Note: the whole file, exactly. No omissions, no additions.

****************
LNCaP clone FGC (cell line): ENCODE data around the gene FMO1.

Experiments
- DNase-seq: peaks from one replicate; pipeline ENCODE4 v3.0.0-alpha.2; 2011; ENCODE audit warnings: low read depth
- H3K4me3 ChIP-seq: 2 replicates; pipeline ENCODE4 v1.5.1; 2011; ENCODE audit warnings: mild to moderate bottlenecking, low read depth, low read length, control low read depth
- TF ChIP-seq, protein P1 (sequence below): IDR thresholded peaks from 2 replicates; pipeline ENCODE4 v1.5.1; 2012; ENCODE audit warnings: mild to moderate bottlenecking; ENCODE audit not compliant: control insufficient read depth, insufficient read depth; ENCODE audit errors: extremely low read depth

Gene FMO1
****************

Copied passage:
LNCaP clone FGC (cell line): ENCODE data around the gene FMO1.

Experiments
- DNase-seq: peaks from one replicate; pipeline ENCODE4 v3.0.0-alpha.2; 2011; ENCODE audit warnings: low read depth
- H3K4me3 ChIP-seq: 2 replicates; pipeline ENCODE4 v1.5.1; 2011; ENCODE audit warnings: mild to moderate bottlenecking, low read depth, low read length, control low read depth
- TF ChIP-seq, protein P1 (sequence below): IDR thresholded peaks from 2 replicates; pipeline ENCODE4 v1.5.1; 2012; ENCODE audit warnings: mild to moderate bottlenecking; ENCODE audit not compliant: control insufficient read depth, insufficient read depth; ENCODE audit errors: extremely low read depth

Gene FMO1